Its claim of "no evidence" and no reason why CaMV 35S would be more prone to recombination is false. Our first paper [12], the only one ACRE cites, was precisely provoked by a paper reporting a ‘recombination hotspot’ associated with the CaMV 35S promoter published by a research team in JIC [16], which ACRE has failed to cite. Not only that, a second group has confirmed the finding [17], and showed that another promoter used did not have the same propensity for recombination as the CaMV 35S promoter. That information was in one of our later papers [14] submitted to ACRE.

The JIC team that discovered the recombination hotspot in CaMV 35S promoter later admitted to the need to avoid the CaMV 35S promoter as well as other bits of DNA containing recombination hotpots. They stated in JIC’s annual report in 2001 [18]:

"Analysis of junctions between genomic and transforming DNA, and between individual plasmid molecules at integration sites, demonstrates the predominance of microhomology-mediated illegitimate recombination events involving regions with secondary structure. One such region occurs in the CaMV 35S promoter, widely used to drive transgene expression in plants. The plasmid backbone provides other such regions, including the origin of replication …..The influence of transgene rearrangements on expression and silencing has been understated in the past, but our research may allow improved construct design to discourage rearrangements and improve transgene-expression stability."

This 40-strong research team has mysteriously disbanded last April, in the midst of the controversy over GM contamination of Mexican maize landraces. The most controversial finding was not the contamination itself, but molecular data suggesting that the transgenic DNA containing the CaMV 35S promoter may be "fragmenting and promiscuously scattering throughout the genome" of the landraces. Such observations would be totally consistent with our expectations given the existence of the recombination hotspot in the promoter [19]. ACRE has selectively ignored all of that too.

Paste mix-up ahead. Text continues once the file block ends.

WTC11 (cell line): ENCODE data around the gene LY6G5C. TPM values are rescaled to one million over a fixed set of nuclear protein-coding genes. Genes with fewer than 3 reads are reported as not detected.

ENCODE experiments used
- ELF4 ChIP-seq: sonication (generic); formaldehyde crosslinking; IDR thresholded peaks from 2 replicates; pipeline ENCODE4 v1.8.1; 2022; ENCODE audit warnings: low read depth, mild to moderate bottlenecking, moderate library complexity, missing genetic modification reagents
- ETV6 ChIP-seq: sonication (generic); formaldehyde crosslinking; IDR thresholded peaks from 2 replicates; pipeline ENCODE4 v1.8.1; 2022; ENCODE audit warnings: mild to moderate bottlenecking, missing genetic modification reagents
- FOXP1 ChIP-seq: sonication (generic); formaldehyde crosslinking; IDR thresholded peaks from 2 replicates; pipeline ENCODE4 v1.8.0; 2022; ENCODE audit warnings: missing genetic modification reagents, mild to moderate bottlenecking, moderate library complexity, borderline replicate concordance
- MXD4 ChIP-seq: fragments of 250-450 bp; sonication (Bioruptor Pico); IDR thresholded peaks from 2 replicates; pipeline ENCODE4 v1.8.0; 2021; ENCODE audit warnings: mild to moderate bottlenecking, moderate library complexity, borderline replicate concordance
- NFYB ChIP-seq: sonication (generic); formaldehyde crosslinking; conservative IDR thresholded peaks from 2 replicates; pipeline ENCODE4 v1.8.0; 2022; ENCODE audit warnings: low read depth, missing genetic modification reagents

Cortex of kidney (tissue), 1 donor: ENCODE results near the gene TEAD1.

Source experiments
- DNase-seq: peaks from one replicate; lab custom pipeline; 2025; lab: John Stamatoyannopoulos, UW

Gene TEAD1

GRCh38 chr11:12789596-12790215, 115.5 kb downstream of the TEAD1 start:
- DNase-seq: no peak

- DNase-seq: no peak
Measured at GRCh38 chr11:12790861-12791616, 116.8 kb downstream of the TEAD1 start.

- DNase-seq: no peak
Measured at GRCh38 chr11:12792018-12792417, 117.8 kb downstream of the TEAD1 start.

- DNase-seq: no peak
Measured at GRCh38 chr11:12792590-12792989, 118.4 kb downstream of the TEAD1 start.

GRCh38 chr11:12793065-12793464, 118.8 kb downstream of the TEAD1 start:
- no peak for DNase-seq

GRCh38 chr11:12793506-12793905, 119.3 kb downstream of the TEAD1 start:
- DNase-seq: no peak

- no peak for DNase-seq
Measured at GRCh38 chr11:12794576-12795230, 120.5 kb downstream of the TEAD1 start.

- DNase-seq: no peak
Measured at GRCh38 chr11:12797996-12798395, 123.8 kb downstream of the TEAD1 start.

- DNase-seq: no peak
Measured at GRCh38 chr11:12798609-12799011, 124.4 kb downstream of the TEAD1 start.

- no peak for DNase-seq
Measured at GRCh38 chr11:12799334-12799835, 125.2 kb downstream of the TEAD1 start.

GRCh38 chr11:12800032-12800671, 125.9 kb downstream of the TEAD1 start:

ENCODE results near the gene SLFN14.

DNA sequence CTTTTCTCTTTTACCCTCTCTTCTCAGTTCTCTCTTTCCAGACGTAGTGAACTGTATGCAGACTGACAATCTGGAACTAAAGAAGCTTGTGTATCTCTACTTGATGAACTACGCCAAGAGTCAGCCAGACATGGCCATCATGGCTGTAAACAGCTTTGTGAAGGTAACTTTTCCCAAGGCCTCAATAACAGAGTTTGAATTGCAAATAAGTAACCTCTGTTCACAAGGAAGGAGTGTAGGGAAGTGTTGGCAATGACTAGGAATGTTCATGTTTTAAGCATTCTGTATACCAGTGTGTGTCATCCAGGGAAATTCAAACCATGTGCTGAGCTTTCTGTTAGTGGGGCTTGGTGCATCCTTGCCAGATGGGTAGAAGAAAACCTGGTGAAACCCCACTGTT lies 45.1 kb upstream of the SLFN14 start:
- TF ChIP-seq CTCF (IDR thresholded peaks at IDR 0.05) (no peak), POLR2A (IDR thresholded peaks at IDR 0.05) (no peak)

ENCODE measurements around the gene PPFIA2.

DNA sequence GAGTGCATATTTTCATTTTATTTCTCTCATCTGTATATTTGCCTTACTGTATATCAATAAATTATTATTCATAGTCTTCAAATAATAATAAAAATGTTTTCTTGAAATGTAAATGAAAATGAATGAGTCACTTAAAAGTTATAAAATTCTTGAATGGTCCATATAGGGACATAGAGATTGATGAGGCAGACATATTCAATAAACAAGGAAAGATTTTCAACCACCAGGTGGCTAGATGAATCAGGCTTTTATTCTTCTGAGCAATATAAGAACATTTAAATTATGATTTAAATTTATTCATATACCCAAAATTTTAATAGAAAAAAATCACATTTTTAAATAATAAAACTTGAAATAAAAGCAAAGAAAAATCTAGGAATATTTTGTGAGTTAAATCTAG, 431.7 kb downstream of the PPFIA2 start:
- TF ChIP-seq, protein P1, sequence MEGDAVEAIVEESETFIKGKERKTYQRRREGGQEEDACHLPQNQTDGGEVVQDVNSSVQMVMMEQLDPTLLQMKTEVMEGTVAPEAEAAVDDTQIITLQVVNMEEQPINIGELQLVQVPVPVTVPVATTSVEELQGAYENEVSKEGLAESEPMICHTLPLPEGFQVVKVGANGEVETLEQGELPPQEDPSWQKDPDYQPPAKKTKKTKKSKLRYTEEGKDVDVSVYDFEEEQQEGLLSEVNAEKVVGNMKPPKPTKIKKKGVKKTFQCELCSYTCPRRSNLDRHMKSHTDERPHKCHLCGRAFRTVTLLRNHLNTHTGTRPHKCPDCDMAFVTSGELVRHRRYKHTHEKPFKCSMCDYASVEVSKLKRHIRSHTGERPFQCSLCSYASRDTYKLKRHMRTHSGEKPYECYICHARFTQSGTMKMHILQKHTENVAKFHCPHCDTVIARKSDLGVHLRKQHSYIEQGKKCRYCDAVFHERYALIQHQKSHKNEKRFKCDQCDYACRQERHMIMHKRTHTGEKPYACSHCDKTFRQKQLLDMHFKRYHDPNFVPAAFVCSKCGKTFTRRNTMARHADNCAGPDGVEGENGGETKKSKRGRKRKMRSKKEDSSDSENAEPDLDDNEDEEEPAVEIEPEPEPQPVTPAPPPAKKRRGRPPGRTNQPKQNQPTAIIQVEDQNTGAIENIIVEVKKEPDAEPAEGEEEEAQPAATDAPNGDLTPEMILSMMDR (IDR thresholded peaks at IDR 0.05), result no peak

This is also the place to address ACRE’s denial that promoters like CaMV, which shows a propensity to fragment, and could therefore jump around the genome, has the potential to cause cancer. Roger Hull has recently issued the same denial in dismissing pathologist Stanley Ewen’s concern that GM crops may trigger cancer [20].

In fact, insertion of foreign DNA into genomes is known to be associated with cancer, so much so that ‘insertion carcinogenesis’ is a clinical entity [21]. The two recent cancer victims of gene therapy uncovered within months of each other [22, 23, 24] should make us wary about eating anything that has transgenic DNA, and more so, transgenic DNA containing CaMV 35S promoter that has an increased propensity to fragment and recombine with, ie insert into, DNA of the human cell genome [21]. GM constructs are similar, whether used for genetic modification of human cells in gene therapy or for genetic modification of plants and animals.

ACRE has ignored all of that as well, and continues its comments on our first paper,

"A prominent concern raised in this paper is that the 35S promoter in GM plants could inadvertently activate dormant viruses or non-target genes in plants or other organisms. ACRE is aware that the 35S promoter has the potential to alter the expression of host genes neighbouring the site of its insertion. This is one of the reasons why ACRE require applications for marketing consents to describe the host DNA that flanks the site into which the transgene has inserted. …There are no reported incidences of a dormant plant virus being unintentionally activated by the insertion of a transgene with a 35S promoter. In particular, there is no evidence that the T25 insertion event has altered the maize line in any way that makes it less safe to human health or the environment than its conventional counterparts."